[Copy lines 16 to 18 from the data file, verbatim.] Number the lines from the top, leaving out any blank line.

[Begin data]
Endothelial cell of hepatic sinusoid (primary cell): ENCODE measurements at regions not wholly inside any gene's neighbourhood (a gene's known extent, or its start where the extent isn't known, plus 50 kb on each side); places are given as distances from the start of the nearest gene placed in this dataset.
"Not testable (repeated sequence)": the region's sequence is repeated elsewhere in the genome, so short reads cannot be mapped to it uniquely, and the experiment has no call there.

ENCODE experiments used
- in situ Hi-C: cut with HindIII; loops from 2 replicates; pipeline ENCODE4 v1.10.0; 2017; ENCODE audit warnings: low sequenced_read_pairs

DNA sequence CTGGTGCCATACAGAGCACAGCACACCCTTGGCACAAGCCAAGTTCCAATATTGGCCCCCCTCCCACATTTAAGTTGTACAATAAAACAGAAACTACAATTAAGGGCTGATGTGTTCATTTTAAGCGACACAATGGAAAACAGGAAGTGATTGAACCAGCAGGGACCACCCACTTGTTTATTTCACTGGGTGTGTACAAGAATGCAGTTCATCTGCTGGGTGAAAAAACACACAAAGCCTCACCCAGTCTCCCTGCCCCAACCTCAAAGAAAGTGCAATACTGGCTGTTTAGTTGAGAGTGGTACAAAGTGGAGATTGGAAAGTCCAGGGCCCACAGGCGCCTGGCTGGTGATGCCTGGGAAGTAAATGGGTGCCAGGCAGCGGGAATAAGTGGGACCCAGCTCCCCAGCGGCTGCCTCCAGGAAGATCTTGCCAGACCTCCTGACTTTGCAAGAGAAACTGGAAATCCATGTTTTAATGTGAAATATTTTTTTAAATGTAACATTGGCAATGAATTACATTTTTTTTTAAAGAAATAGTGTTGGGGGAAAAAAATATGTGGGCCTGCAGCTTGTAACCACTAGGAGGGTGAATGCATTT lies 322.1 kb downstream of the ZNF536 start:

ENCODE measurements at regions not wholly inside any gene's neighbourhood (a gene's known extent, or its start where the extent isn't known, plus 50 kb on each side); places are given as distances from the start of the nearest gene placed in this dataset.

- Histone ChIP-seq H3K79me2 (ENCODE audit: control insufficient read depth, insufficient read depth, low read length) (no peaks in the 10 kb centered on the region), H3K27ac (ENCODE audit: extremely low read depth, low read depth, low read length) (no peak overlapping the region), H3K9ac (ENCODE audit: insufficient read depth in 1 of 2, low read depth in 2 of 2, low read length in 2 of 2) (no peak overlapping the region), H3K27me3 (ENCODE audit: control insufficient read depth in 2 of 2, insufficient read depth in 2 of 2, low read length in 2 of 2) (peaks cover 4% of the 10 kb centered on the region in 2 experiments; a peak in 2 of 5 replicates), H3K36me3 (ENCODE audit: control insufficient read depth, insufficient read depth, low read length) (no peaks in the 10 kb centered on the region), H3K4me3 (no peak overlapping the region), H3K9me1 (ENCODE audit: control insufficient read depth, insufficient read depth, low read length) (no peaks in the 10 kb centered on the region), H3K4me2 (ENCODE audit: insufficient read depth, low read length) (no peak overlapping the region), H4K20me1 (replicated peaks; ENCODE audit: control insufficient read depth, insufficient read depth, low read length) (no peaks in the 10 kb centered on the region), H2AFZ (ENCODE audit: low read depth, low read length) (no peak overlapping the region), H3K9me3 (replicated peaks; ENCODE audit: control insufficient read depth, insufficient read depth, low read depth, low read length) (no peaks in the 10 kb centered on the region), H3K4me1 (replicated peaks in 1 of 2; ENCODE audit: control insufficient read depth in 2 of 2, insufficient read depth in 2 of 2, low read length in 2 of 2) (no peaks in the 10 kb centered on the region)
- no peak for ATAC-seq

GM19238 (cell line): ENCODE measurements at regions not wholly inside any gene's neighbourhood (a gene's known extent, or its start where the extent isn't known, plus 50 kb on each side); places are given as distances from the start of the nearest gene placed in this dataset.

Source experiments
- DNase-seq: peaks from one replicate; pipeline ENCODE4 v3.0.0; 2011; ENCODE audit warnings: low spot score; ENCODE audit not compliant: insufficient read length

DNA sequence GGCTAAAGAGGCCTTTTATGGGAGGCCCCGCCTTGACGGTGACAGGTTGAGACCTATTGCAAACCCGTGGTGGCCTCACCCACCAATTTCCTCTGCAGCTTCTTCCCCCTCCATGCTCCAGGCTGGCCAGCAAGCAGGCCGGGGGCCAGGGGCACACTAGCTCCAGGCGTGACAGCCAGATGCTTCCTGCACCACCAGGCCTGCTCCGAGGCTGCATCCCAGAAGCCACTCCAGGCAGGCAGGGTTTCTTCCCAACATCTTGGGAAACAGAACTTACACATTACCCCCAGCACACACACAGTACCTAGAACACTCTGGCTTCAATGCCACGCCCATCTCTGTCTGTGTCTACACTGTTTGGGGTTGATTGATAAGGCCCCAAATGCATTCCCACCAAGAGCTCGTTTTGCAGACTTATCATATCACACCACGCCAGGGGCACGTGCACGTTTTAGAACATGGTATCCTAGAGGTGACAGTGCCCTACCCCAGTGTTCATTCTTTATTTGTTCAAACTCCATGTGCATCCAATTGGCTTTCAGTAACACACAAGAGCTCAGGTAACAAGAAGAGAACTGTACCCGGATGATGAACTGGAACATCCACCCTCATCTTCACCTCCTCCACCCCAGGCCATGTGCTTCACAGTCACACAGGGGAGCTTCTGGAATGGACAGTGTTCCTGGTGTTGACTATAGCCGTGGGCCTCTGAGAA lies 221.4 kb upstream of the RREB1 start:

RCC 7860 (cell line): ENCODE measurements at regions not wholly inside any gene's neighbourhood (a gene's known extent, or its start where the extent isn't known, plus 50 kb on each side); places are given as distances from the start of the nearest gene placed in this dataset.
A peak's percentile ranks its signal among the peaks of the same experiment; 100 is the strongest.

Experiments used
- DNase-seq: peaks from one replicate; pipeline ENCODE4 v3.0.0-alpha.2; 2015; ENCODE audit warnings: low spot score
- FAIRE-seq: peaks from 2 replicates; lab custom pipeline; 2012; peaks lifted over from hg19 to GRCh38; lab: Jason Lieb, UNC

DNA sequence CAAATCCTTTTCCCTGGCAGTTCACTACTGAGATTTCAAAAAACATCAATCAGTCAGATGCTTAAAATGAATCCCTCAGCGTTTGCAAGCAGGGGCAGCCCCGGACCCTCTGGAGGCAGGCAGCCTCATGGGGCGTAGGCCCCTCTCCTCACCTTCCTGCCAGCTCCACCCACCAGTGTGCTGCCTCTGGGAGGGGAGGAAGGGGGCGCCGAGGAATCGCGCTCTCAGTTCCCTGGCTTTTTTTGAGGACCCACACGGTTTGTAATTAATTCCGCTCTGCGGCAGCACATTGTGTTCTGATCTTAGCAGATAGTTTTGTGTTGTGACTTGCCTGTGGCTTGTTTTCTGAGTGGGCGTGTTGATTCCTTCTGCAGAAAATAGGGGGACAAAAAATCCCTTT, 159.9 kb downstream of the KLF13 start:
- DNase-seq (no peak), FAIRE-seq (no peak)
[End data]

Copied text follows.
- DNase-seq: peaks from one replicate; pipeline ENCODE4 v3.0.0-alpha.2; 2015; ENCODE audit warnings: low spot score
- FAIRE-seq: peaks from 2 replicates; lab custom pipeline; 2012; peaks lifted over from hg19 to GRCh38; lab: Jason Lieb, UNC

DNA sequence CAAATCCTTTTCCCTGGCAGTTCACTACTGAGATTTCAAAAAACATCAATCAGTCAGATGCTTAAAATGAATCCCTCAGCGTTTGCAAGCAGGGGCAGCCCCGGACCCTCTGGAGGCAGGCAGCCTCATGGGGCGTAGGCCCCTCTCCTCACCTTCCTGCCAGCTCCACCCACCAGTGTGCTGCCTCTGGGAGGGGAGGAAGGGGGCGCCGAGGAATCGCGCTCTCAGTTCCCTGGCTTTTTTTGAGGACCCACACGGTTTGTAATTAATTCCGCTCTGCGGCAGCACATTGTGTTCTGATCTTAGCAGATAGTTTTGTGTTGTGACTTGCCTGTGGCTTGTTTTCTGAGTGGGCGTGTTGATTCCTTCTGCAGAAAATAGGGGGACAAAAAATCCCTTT, 159.9 kb downstream of the KLF13 start: